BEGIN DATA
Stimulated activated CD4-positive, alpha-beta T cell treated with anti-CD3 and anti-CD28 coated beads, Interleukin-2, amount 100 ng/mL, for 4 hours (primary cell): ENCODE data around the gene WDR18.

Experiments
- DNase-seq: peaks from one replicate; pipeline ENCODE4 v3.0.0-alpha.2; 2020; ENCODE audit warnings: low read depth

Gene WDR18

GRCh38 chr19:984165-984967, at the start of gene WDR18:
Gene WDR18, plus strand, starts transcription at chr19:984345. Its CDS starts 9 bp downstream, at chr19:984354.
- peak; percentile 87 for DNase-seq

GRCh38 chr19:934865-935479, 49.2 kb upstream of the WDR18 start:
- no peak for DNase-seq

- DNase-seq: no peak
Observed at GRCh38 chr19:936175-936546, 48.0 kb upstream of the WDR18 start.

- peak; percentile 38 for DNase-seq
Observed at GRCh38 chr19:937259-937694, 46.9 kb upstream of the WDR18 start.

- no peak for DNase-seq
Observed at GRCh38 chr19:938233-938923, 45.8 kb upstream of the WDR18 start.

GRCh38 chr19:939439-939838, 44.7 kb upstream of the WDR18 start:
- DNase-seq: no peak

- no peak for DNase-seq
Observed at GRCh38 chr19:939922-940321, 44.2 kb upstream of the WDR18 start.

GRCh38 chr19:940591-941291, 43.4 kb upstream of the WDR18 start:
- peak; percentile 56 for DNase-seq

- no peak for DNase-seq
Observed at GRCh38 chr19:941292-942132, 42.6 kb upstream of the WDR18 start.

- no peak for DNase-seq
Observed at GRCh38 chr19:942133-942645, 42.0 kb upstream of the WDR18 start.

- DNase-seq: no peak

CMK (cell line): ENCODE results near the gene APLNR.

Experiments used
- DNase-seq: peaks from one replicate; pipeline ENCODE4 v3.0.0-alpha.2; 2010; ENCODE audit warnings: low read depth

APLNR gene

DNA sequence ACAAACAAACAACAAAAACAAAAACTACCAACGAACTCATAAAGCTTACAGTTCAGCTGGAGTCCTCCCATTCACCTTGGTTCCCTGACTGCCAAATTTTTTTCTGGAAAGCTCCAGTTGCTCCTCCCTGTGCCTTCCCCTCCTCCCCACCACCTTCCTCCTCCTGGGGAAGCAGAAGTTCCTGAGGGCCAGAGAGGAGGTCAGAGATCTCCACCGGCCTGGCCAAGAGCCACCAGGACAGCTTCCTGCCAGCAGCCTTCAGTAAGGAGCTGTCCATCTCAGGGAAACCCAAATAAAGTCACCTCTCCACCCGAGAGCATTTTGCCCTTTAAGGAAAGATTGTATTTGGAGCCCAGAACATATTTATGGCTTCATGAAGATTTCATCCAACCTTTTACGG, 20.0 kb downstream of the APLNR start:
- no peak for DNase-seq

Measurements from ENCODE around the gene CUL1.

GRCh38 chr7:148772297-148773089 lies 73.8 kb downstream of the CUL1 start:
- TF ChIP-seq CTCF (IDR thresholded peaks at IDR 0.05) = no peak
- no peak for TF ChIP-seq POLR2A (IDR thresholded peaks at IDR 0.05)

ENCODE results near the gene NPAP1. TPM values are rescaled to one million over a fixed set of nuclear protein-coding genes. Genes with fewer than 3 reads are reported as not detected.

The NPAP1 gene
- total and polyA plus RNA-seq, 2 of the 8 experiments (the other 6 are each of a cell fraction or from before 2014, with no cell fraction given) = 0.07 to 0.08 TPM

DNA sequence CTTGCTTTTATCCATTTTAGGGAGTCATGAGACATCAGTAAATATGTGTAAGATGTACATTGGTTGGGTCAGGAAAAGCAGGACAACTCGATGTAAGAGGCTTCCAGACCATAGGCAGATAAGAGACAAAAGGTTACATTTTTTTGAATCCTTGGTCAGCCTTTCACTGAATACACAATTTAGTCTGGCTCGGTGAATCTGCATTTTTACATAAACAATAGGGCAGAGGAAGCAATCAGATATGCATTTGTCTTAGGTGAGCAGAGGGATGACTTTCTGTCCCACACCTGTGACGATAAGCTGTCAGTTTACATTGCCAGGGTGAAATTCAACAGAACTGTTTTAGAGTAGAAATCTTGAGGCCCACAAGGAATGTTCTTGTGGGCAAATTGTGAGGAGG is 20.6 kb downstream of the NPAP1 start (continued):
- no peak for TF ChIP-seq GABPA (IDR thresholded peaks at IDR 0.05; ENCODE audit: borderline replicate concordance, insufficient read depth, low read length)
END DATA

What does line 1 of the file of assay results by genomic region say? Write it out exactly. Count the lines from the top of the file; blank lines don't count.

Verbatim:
Stimulated activated CD4-positive, alpha-beta T cell treated with anti-CD3 and anti-CD28 coated beads, Interleukin-2, amount 100 ng/mL, for 4 hours (primary cell): ENCODE data around the gene WDR18.